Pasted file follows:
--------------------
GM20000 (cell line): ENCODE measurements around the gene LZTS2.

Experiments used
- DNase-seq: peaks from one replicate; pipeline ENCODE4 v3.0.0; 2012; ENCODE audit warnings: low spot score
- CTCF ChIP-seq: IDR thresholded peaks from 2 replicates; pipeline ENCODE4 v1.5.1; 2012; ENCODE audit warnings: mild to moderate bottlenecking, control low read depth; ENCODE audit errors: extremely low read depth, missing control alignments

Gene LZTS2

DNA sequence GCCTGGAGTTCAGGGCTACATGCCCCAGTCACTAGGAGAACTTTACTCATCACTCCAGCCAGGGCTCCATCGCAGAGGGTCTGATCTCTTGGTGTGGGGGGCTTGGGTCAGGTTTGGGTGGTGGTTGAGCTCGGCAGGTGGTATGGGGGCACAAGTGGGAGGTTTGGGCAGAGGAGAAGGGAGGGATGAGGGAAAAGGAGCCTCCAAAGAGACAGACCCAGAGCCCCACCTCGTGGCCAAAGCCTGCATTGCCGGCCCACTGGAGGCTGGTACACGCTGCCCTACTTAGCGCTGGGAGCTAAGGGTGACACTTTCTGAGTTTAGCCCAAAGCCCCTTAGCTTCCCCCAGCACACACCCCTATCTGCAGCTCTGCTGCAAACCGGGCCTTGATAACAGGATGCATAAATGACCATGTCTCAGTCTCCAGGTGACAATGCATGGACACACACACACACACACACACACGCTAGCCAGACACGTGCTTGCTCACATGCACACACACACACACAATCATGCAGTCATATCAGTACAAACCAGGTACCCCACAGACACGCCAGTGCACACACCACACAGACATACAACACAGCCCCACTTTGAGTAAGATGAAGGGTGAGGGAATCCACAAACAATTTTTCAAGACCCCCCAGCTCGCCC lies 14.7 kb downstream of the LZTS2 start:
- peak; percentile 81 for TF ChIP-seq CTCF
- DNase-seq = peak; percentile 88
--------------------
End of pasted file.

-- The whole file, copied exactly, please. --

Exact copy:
GM20000 (cell line): ENCODE measurements around the gene LZTS2.

Experiments used
- DNase-seq: peaks from one replicate; pipeline ENCODE4 v3.0.0; 2012; ENCODE audit warnings: low spot score
- CTCF ChIP-seq: IDR thresholded peaks from 2 replicates; pipeline ENCODE4 v1.5.1; 2012; ENCODE audit warnings: mild to moderate bottlenecking, control low read depth; ENCODE audit errors: extremely low read depth, missing control alignments

Gene LZTS2

DNA sequence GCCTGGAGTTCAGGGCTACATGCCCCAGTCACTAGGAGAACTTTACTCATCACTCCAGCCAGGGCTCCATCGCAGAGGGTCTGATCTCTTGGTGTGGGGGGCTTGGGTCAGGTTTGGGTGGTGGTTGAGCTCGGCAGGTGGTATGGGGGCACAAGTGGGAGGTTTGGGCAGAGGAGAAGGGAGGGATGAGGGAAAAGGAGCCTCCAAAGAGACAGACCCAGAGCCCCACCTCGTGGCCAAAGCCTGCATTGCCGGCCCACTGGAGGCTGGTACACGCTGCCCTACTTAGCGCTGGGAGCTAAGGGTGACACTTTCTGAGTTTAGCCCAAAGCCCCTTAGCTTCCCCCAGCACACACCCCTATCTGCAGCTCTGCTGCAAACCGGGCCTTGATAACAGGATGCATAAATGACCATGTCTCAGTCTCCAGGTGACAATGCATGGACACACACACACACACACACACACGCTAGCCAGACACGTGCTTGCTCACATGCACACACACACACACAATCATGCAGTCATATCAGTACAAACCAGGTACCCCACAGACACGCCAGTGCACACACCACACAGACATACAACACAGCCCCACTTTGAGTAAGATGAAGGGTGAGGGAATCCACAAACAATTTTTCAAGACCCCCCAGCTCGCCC lies 14.7 kb downstream of the LZTS2 start:
- peak; percentile 81 for TF ChIP-seq CTCF
- DNase-seq = peak; percentile 88